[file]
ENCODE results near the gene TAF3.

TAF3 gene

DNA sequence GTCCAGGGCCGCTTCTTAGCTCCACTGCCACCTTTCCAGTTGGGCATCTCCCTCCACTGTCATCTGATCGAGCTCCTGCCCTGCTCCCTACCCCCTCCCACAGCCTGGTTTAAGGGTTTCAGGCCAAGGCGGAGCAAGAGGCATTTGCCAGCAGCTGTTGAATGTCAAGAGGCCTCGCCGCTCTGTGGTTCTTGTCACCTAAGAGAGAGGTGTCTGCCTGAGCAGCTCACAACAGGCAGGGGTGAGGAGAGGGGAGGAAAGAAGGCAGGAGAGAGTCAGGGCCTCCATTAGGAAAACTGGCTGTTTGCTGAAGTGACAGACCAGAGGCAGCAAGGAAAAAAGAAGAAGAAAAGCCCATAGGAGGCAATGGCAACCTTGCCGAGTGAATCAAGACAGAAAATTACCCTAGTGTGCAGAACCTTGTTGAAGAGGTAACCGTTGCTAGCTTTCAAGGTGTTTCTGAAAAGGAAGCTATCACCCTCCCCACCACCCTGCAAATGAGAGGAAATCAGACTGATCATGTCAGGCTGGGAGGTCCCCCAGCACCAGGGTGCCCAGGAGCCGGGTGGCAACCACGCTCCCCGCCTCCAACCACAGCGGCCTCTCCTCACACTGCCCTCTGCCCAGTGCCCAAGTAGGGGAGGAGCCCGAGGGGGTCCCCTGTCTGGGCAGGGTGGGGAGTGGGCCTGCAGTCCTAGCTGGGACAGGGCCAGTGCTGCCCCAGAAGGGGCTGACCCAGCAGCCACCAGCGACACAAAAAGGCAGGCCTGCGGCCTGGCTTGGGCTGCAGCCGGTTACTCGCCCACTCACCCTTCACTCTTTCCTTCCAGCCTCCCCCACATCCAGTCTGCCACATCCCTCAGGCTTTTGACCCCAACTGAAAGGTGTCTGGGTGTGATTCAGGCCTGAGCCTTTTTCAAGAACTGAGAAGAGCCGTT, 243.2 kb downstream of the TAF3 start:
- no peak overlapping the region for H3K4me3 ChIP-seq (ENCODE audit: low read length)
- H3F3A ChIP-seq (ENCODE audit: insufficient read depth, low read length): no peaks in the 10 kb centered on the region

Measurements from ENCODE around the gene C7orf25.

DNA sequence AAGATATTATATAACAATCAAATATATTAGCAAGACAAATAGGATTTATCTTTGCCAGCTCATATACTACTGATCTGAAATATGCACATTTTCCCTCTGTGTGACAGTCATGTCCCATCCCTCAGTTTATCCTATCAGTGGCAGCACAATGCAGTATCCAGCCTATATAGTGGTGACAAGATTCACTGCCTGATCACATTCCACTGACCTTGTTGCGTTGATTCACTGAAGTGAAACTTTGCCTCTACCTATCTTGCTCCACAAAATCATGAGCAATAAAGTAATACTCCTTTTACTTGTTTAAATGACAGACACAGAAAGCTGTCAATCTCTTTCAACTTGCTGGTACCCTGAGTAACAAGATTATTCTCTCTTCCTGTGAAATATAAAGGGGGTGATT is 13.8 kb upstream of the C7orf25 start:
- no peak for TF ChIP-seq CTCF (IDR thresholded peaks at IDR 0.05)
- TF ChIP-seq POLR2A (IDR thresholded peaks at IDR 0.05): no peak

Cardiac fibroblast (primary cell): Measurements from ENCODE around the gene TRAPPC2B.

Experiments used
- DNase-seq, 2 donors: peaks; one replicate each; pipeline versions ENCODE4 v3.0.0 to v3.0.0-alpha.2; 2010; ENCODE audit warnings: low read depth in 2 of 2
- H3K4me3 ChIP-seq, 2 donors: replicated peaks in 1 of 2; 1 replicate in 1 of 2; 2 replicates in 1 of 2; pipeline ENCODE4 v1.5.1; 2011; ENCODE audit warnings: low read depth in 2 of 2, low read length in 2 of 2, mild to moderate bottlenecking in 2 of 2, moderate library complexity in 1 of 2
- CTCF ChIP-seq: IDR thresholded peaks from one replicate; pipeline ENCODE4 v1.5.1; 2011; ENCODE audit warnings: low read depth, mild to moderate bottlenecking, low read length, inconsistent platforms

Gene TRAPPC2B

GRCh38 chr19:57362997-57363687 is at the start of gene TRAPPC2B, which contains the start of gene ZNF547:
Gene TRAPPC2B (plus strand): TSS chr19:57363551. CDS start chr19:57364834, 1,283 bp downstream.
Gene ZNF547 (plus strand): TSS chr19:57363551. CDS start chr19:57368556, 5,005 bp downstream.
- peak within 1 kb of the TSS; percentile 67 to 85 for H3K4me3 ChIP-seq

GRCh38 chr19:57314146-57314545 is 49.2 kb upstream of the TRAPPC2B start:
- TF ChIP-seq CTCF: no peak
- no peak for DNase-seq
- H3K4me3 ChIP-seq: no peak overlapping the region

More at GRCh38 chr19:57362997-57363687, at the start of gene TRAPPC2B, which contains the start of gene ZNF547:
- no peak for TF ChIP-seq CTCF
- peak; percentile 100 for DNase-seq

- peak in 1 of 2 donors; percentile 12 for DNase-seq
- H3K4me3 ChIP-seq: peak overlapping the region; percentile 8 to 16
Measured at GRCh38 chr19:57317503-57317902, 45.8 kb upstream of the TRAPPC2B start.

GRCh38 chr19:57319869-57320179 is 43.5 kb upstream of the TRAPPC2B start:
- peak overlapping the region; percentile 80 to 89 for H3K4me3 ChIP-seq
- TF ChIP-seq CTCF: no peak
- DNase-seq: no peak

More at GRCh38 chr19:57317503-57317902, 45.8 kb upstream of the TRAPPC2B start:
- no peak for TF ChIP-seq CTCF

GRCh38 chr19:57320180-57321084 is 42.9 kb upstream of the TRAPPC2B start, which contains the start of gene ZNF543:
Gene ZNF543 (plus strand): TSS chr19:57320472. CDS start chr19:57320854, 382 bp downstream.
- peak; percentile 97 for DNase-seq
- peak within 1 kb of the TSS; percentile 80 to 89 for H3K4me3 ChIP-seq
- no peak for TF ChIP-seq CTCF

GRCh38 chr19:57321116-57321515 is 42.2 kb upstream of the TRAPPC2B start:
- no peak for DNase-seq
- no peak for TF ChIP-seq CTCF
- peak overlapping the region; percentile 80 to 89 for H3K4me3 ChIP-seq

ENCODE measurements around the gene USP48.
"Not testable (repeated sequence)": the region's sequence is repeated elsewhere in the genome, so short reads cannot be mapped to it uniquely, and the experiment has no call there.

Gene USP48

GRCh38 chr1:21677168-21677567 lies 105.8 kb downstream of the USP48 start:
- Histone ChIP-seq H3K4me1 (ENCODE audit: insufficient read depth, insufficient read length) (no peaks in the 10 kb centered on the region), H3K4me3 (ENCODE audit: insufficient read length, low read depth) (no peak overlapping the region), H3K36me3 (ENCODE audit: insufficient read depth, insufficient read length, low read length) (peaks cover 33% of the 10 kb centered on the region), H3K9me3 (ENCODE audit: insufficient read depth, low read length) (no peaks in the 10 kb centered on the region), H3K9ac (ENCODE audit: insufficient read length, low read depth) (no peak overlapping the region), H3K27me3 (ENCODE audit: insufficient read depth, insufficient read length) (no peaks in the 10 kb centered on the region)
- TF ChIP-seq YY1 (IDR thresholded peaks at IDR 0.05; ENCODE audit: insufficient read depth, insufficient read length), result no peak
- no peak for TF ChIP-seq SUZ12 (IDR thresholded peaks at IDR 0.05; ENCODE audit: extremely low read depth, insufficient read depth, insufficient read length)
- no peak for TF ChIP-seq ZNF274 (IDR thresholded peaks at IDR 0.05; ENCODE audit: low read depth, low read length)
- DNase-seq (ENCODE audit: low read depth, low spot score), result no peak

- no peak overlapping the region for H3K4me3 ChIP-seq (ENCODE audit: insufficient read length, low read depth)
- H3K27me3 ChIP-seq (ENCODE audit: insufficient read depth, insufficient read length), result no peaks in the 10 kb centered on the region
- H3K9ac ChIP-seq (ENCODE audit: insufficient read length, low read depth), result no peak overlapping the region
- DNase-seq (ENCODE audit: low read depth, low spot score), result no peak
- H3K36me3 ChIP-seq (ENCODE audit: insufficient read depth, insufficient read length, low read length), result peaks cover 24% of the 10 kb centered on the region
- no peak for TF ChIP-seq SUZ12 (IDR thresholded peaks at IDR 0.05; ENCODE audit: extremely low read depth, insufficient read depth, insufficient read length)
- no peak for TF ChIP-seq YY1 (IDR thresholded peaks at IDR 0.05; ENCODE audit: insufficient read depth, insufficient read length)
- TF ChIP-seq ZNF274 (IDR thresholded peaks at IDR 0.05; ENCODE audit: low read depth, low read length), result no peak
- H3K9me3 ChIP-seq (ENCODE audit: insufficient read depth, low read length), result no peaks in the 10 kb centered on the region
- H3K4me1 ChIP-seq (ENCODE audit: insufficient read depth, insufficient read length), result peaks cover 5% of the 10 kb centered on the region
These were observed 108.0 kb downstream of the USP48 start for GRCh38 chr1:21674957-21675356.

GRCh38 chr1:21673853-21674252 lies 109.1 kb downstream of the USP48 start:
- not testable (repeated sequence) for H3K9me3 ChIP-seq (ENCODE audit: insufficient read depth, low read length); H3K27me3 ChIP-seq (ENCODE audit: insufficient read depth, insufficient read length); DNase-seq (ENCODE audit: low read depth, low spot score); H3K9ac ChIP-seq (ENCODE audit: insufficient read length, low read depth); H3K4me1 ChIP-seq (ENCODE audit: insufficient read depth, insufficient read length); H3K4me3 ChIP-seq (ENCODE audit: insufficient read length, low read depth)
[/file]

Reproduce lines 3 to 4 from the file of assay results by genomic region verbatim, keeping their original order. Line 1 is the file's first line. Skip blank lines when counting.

DNA sequence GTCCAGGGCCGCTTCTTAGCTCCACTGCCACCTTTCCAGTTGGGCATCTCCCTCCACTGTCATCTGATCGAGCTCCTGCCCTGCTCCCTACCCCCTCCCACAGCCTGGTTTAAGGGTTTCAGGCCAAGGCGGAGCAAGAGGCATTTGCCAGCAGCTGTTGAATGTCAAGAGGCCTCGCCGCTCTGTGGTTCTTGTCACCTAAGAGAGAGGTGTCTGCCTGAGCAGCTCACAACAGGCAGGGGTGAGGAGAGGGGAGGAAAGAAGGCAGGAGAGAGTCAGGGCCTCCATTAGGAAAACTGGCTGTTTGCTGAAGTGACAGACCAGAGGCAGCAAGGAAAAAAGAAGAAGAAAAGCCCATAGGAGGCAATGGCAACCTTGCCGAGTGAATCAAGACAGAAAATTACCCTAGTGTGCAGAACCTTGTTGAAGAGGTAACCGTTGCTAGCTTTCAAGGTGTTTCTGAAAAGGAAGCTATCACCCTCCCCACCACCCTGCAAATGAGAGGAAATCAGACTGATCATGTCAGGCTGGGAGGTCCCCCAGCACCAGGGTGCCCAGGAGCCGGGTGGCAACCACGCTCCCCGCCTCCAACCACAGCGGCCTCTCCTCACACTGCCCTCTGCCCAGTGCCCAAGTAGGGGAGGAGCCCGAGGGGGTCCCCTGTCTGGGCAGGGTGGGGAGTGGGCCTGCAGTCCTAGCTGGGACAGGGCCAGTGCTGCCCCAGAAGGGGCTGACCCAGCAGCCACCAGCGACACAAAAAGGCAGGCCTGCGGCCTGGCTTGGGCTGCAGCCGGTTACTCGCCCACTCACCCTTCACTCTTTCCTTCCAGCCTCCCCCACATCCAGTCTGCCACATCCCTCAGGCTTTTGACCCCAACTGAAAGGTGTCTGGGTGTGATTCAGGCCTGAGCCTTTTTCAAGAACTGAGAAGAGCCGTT, 243.2 kb downstream of the TAF3 start:
- no peak overlapping the region for H3K4me3 ChIP-seq (ENCODE audit: low read length)